Ask yourself why the positioning is the way it is rather than simply copy it. As you find answers throughout your games, you will start to understand the general concepts of positioning like:
- How do I protect my carry?
- Who should be my main frontline
- Should I turtle in the corner or spread my units out?
4. Adjust your team comps according to game state
If you see a new comp, or read a new guide on a comp, you will be tempted to simply buy only the necessary units. While this may work out, you might not hit your units early enough, take too much damage, and bleed out in the late game.
If the guide you read covers everything you need to know, you might not need to know this, but there are a few ways to improve your game knowledge, and adjust to new comps.
Use transition units
Transition units are a great example of adjusting comps. Maybe you are running a comp like Draven and Friends and have items like Infinity Edge + Runaan’s Hurricane.
There are a plethora of units that can hold these items for Draven in the early and mid game. Ezreal, Warwick, Senna, Ashe, are some easy examples.
Even if your final team comp runs a unit like Senna, it’s important to still use your items to stay strong. You can eventually find more units to get your items back, but you can’t get your health back. (Unless you have Metabolic)
Adjust your item choices
We touched on items previously, but items are also an important counter play mechanic. If you see an enemy that has a lot of healing, you may want to prioritize getting a Morellonomicon over your ideal carry items.
If the enemy has a lot of CC or Enforcer, you may want to prioritize getting Quicksilver. Carries will often have ideal items, but make sure to also itemize against what you are playing against.
Understand interchangeable units
Let’s look at this team comp. It’s a fairly standard build that runs 5 Innovators along with other traits like Clockwork, Enchanter, Socialite, etc.
You can follow this exact team comp every game and find success, but learning how to adapt and react to opponents will make you an even better player.
- If I have an Innovator Emblem or Heart, who do I take out for Singed for Innovator 7?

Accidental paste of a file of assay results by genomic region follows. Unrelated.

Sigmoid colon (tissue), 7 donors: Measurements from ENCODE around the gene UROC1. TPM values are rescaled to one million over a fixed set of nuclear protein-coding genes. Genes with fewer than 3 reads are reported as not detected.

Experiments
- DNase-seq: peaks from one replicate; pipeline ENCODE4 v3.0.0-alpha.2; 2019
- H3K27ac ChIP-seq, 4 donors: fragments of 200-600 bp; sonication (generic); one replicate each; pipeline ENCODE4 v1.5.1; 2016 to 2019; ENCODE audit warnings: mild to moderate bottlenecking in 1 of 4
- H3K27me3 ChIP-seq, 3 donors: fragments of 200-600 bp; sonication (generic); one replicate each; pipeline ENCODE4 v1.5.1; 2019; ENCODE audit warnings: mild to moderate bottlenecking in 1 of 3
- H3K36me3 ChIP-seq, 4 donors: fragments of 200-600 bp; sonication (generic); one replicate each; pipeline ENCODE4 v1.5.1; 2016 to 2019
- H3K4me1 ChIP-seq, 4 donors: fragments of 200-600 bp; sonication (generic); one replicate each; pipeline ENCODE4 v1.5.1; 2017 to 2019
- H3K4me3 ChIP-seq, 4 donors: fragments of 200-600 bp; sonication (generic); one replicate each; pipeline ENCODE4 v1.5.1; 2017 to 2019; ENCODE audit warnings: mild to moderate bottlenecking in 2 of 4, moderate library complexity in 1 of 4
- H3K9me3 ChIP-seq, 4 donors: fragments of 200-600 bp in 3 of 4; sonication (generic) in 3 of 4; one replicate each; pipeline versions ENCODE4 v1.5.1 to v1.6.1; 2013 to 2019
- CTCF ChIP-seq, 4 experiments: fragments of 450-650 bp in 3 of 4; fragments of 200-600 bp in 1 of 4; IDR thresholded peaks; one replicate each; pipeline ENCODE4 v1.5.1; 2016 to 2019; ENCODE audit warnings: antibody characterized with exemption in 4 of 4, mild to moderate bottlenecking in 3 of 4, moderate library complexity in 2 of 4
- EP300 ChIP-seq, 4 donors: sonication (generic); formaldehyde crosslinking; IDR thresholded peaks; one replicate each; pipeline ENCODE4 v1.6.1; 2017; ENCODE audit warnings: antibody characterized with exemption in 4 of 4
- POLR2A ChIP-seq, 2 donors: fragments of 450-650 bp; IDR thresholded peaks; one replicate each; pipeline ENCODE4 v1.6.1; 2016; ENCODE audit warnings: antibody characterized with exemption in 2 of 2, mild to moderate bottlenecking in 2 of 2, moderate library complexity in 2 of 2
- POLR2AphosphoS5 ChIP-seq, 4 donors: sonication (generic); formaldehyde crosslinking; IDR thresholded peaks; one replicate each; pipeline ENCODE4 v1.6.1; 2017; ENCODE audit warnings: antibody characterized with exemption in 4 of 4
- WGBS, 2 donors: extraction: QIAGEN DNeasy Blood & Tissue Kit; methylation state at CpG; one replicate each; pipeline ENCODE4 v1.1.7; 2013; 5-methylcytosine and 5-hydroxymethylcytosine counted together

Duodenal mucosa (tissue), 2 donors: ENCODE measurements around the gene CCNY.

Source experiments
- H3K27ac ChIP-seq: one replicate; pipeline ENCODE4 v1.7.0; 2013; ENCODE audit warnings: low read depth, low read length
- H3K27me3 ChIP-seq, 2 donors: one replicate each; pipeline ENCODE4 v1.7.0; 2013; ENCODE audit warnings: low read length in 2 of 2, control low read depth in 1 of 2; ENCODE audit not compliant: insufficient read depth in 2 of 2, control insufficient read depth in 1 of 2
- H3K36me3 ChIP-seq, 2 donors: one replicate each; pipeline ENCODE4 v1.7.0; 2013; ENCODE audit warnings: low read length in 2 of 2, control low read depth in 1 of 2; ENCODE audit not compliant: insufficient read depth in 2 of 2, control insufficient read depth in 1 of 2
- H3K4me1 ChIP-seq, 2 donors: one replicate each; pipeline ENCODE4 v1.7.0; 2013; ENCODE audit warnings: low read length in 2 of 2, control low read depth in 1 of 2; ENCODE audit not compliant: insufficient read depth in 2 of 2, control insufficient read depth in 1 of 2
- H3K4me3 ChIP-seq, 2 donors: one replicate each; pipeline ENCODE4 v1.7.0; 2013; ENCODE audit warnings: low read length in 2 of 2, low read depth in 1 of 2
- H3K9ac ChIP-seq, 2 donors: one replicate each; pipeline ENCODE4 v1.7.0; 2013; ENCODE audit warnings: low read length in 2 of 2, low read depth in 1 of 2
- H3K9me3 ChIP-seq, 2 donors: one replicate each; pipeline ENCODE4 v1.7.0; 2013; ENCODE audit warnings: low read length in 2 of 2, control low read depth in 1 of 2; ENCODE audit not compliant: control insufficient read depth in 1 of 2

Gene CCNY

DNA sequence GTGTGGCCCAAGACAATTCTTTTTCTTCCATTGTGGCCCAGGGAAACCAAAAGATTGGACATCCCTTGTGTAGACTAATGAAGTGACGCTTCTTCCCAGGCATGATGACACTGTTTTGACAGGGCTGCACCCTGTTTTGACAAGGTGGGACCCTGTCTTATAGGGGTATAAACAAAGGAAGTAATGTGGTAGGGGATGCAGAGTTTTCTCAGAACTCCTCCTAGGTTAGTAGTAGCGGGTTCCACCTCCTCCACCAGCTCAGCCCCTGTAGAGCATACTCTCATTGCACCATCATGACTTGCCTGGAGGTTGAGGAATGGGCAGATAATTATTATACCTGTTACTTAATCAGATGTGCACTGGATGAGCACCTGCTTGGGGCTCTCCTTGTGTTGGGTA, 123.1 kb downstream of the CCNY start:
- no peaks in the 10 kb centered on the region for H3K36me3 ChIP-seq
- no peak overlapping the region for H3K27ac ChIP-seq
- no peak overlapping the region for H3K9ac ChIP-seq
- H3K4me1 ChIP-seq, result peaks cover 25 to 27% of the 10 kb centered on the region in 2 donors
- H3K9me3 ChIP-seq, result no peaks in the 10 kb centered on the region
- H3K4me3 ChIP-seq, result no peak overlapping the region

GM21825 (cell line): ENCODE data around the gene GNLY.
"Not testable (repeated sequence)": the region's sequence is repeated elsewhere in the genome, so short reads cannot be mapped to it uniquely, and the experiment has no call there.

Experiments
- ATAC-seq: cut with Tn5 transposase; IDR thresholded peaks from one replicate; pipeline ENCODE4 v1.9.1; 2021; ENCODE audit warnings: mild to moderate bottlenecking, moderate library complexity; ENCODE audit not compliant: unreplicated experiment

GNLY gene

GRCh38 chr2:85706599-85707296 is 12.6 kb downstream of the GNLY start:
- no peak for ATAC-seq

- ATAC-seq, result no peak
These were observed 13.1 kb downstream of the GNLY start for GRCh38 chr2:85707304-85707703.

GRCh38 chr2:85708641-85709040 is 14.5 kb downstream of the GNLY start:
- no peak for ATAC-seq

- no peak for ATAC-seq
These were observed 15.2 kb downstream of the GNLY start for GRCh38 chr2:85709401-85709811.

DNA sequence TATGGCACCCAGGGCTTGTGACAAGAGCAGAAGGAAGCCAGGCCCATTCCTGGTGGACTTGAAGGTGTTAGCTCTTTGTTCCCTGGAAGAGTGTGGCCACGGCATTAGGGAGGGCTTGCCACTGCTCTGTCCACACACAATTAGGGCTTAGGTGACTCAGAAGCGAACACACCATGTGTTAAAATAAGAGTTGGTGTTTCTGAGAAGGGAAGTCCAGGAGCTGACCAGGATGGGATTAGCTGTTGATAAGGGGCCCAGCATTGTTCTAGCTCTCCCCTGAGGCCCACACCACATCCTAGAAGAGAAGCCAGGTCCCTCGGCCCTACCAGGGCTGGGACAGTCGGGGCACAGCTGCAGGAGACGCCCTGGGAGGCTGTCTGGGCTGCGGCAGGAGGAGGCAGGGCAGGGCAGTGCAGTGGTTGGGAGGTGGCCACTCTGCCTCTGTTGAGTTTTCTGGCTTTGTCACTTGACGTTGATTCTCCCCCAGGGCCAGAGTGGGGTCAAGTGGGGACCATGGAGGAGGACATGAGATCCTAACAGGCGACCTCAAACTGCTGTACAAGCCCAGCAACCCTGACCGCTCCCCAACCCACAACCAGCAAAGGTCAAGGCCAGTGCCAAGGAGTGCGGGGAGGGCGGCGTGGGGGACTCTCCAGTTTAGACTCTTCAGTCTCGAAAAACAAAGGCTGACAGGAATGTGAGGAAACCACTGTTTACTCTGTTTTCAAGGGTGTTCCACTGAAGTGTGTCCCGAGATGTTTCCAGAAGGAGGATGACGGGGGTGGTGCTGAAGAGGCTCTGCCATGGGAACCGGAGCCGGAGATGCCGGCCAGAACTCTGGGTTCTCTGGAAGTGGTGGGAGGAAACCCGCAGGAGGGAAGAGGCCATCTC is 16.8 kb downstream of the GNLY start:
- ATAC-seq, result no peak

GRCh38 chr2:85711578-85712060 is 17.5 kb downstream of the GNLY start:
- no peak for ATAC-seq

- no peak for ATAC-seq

- If I can’t find Jayce, what does my ideal team comp look like?
- Should I replace Ezreal with a stronger unit or keep Scrap?
- What’s the best unit to add in at level 9?
- Or do I swap out multiple units at level 9?
There are many variations you can do for any comp. Just look for traits that support your team or units that have powerful abilities. If they have both, even better.
When learning a new comp, it will be easier to follow the guide word for word and see what happens. While you may get decent results, thinking critically about what you should do to make the comp optimal for every game will allow you to truly master a comp faster.
There will be times where straying from the path will result in bad games, but you learn so much more in the process. Think about it like an investment. If you push the comp and change things, you will learn things that will improve your game knowledge.
Eventually, you will reach a point where you only need to know what units are run in a comp. After that, you will be able to fill in all the blanks yourself.
This will be even more useful on patch days. When many changes happen, new guides can be a bit delayed as they wait for the meta to settle.
In situations like this, your primary source of comps will be the opponents you face or streamers.
The moment you play against a new comp, or see it on stream, try to fill in the blanks yourself. Eventually, you will reach a point where you can master a new comp even before a fully fleshed guide comes out for it.
To learn about the new TFT Set, head to our all-in-one Teamfight Tactics Set 6.5 reveal page that covers all champions, synergies, and more!